Trevor Hawkins from the Southwest CARE Center (abstract 25) reported data from a study of 166 previously untreated hepatitis C patients. More than 80% had HCV subtype 1a and about 10% had cirrhosis. The SVR12 rate was 92% and this regimen was also well tolerated.

Finally, Christophe Hezode (abstract 28LB) presented findings from a trial testing daclatasvir plus simeprevir, with or without ribavirin, for 12 or 24 weeks. The main study enrolled people with HCV 1b, both treatment-naive and prior non-responders. About one-third had advanced fibrosis or cirrhosis.

Sustained response rates were 85% for the two-drug regimen and 75% for the three-drug combo. For prior null responders, rates were 65% and 95%, respectively.

A common theme of these and other recent studies is that many of the factors that traditionally predicted poor response to interferon-based therapy are no longer so important with interferon-free treatment. These include black race, favorable IL28B gene variants, high pre-treatment viral load, and extent of liver damage.

“All the old predictors of response are gone when you have a potent 2-3 drug combination,” Dietrich said at a hepatitis C press briefing on the conference’s opening day.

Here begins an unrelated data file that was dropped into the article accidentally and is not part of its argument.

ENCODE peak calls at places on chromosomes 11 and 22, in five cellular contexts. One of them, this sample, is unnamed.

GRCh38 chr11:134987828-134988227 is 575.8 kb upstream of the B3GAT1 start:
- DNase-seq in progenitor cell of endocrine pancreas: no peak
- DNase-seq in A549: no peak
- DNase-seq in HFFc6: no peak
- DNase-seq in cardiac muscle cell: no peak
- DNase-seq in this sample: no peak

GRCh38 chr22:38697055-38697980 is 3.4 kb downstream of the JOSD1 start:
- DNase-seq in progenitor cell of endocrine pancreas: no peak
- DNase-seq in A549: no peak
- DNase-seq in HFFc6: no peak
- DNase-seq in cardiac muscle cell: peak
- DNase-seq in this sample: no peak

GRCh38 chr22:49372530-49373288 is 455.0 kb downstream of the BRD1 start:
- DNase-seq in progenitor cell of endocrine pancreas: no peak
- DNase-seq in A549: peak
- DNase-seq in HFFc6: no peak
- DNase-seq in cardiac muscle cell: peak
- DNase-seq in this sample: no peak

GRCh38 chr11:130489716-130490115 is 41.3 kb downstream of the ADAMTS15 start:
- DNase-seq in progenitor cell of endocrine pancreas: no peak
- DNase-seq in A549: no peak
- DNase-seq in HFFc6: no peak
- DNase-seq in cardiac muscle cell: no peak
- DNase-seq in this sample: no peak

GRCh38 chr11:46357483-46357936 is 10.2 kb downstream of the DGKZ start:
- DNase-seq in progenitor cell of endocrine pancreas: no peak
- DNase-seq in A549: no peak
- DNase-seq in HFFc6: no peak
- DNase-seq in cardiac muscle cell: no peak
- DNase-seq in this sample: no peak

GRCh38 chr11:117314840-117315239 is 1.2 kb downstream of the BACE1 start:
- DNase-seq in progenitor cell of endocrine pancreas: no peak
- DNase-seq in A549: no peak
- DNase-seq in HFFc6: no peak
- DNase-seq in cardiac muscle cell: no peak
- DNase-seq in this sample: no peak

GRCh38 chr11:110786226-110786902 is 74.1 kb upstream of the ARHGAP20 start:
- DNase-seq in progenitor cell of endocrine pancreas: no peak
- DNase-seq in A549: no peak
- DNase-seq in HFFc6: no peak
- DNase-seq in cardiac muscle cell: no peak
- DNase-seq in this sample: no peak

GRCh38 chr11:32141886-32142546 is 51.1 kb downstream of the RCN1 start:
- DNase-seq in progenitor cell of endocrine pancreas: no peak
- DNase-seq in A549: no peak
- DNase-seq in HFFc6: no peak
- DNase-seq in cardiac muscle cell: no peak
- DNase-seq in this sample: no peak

HIV/HCV Coinfection

HIV coinfection is another factor associated with poorer response to interferon that appears to play little or no role when using new direct-acting antivirals. However, some of these new drugs can interact with antiretroviral medications.

Dieterich reported findings from two studies of DAAs—simeprevir and Boehringer Ingelheim’s faldaprevir—added to interferon and ribavirin for HIV/HCV coinfected patients (abstracts 24 and 23).

Study C212 enrolled 106 coinfected people, both treatment-naive and prior relapsers or non-responders. Most had HCV 1a and about 20% had cirrhosis. Participants took once-daily simeprevir plus pegylated interferon and ribavirin for 12 weeks, then continued on pegylated interferon/ribavirin alone for 12 or 36 more weeks.